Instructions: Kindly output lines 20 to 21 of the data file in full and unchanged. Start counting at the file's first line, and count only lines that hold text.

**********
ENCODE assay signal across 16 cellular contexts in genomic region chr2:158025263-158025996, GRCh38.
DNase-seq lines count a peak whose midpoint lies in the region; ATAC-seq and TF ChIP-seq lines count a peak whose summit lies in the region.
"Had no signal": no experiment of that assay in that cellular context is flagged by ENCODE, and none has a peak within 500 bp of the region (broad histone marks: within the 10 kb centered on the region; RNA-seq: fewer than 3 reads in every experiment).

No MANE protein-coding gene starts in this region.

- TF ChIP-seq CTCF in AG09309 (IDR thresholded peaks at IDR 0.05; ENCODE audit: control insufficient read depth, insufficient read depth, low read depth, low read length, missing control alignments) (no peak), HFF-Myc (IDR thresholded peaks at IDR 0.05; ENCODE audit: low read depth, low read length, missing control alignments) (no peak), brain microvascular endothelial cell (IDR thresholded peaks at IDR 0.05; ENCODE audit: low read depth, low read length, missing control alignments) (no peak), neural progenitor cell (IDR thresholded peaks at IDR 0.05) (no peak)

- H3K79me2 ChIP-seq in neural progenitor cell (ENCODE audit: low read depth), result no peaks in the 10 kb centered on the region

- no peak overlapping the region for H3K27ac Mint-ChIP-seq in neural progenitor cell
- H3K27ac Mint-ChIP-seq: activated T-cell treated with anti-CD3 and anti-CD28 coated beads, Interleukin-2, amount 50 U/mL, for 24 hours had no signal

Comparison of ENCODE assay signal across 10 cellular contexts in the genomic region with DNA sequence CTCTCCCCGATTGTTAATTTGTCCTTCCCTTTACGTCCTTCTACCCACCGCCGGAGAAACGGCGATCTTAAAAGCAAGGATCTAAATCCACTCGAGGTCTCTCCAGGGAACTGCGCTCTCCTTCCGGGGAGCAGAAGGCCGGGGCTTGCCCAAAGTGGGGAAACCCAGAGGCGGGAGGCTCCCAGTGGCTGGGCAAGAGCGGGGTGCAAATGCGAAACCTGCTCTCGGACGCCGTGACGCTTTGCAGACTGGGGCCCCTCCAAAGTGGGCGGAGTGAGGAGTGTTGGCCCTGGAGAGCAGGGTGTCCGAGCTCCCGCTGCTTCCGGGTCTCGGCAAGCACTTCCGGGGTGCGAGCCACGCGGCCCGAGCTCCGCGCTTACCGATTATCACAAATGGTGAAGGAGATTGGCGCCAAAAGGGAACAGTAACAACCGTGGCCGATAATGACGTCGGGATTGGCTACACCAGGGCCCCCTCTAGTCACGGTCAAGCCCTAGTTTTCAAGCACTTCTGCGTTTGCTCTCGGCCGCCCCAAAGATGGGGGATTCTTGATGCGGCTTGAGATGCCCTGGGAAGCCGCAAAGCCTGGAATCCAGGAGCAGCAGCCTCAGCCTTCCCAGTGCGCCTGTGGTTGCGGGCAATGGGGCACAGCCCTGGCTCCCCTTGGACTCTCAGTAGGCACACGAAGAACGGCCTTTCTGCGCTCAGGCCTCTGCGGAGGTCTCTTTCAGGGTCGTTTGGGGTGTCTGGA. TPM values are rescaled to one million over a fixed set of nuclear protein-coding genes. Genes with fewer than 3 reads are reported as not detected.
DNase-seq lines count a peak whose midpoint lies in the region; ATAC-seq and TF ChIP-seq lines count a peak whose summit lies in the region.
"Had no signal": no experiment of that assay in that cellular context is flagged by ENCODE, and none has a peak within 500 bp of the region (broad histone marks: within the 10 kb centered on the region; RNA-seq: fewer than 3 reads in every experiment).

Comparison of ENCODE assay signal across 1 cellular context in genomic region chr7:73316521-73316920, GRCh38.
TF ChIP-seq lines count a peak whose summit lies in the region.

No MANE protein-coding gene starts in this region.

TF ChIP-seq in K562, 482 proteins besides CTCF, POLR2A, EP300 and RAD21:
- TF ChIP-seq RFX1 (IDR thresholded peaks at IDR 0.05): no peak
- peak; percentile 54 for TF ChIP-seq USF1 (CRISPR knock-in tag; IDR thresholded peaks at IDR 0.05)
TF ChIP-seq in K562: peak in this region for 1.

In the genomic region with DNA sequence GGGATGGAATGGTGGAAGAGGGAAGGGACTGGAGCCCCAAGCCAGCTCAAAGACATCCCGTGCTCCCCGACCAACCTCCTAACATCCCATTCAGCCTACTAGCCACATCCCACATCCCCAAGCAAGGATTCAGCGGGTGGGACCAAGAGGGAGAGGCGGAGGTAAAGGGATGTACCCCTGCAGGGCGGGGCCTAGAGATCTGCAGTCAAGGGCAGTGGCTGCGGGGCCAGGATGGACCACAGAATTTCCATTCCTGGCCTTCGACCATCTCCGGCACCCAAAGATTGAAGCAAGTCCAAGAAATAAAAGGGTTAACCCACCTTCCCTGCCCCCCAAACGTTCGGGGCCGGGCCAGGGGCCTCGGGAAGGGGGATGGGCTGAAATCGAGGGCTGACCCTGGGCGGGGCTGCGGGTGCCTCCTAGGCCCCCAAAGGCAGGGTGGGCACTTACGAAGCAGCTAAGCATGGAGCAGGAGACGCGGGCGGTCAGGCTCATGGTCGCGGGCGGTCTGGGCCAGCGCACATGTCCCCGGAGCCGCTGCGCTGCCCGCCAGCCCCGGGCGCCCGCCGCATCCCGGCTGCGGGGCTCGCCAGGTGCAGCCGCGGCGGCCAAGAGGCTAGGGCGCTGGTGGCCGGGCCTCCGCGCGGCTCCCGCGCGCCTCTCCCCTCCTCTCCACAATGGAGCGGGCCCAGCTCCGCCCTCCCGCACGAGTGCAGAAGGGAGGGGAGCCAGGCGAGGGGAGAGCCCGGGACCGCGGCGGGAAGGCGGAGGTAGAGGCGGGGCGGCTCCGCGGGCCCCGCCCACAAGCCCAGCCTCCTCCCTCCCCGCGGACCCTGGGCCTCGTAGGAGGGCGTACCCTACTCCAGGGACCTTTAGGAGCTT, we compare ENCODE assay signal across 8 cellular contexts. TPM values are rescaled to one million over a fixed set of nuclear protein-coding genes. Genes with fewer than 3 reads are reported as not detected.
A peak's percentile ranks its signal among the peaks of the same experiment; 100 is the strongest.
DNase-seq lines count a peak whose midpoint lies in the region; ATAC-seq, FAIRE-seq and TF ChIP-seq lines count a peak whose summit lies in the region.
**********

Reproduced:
A peak's percentile ranks its signal among the peaks of the same experiment; 100 is the strongest.
DNase-seq lines count a peak whose midpoint lies in the region; ATAC-seq, FAIRE-seq and TF ChIP-seq lines count a peak whose summit lies in the region.